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The Theban Plays

The legends surrounding the royal house of Thebes inspired Sophocles to create a powerful trilogy of mankind's struggle against fate. King Oedipus tells of a man who brings pestilence to Thebes for crimes he doesn't realise he has committed, and then inflicts a brutal punishment on himself. It is a devastating portrayal of a ruler brought down by his own oath. Oedipus at Colonus provides a fitting conclusion to the life of the aged and blinded king, while Antigone depicts the fall of the next generation through the conflict between a young woman ruled by her conscience and a king too confident in his own authority.

Review:

[Oedipus the King] is Sophocles' most famous play and the most celebrated play of Greek drama . . . Aristotle cites it as the best model for a tragic plot . . . Freud recognized the play's power to dramatize the process by which we uncover hidden truths about ourselves . . . Sophocles is more interested in how Oedipus pieces together the isolated fragments of his past to discover who and what he is and in tracing the hero's response to this new vision of himself. --from the Introduction by Charles Segal
Format:
Paperback

Description

The legends surrounding the royal house of Thebes inspired Sophocles to create a powerful trilogy of mankind's struggle against fate. King Oedipus tells of a man who brings pestilence to Thebes for crimes he doesn't realise he has committed, and then inflicts a brutal punishment on himself. It is a devastating portrayal of a ruler brought down by his own oath. Oedipus at Colonus provides a fitting conclusion to the life of the aged and blinded king, while Antigone depicts the fall of the next generation through the conflict between a young woman ruled by her conscience and a king too confident in his own authority.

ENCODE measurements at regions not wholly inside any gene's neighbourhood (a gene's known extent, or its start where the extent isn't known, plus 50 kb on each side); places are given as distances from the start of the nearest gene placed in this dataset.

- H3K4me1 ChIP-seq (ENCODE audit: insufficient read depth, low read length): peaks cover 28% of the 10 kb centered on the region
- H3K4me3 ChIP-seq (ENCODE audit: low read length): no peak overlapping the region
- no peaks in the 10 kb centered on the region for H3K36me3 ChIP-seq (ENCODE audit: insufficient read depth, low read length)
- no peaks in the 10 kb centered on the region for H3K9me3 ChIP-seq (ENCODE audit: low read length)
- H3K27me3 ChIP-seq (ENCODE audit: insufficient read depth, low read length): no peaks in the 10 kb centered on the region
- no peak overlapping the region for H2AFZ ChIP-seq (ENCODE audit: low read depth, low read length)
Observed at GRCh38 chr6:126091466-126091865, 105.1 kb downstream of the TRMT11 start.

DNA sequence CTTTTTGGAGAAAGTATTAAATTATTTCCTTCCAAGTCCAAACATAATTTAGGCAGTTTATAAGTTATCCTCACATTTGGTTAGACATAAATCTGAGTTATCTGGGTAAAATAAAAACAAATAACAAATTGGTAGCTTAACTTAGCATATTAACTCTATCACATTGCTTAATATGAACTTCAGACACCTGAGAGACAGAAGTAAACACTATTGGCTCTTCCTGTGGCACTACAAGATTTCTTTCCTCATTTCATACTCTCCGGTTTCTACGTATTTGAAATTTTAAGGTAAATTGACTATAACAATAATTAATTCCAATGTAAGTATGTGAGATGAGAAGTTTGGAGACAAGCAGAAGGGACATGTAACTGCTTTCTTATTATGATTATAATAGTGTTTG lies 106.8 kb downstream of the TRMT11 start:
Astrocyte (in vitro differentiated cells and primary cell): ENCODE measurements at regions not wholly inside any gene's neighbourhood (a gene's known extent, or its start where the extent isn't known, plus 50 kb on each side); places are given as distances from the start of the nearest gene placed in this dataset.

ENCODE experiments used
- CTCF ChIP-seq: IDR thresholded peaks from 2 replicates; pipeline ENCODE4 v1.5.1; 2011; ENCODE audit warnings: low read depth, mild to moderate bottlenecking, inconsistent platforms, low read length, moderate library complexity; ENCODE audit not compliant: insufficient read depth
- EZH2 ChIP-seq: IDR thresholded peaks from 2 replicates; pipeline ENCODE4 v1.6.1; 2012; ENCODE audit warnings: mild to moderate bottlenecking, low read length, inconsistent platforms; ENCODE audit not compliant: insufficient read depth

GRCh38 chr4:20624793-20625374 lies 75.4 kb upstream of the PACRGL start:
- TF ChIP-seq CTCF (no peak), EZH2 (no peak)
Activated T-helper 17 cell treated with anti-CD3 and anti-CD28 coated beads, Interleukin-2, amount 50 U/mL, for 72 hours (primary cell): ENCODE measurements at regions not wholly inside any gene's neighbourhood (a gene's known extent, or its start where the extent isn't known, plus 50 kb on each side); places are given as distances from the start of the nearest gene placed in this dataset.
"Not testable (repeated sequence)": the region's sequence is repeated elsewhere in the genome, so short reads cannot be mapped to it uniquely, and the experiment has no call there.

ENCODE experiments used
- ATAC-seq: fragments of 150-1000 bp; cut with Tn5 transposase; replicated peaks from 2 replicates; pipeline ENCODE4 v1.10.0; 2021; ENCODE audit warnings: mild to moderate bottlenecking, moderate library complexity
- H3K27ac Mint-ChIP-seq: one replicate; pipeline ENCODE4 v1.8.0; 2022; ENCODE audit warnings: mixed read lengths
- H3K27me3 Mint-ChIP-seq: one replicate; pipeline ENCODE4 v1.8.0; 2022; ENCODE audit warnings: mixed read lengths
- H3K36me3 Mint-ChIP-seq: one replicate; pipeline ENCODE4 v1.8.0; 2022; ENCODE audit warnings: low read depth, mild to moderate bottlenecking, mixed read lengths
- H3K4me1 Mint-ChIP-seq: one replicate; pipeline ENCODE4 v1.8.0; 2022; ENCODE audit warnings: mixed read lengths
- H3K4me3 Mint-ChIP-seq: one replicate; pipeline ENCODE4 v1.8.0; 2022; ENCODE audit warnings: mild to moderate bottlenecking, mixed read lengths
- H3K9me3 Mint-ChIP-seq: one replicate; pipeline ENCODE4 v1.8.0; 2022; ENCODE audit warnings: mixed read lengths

Review:

[Oedipus the King] is Sophocles' most famous play and the most celebrated play of Greek drama . . . Aristotle cites it as the best model for a tragic plot . . . Freud recognized the play's power to dramatize the process by which we uncover hidden truths about ourselves . . . Sophocles is more interested in how Oedipus pieces together the isolated fragments of his past to discover who and what he is and in tracing the hero's response to this new vision of himself. --from the Introduction by Charles Segal

Product details

Subtitle:
King Oedipus; Oedipus at Colonus; Antigone
Publisher:
Penguin Books
Translator:
E. F. Watling
Contributor(s):
E.F. Watling
ISBN:
9780140440034
Translated from:
Greek, modern (1453-)
Series Title:
Penguin Classics
Audience:
General
Age Group:
18 - UP
Pages:
168
Width (mm):
129
Length (mm):
196
Additional Info:
Sophocles was born in 496 BC. His long life spanned the rise and decline of the Athenian Empire. He wrote over a hundred plays, many of which are published as Penguin Classics, drawing on a wide and varied range of themes. E.F. Watling translated a range of Greek and Roman plays for Penguin, including the seven plays of Sophocles and the tragedies of Seneca.
Table of Contents:
The Theban legend; King Oedipus ; the legend continued; Oedipus at Colonus ; the legend continued; Antigone ; notes to King Oedipus ; notes to Oedipus at Colonus ; notes to Antigone .
Weight (g):
136

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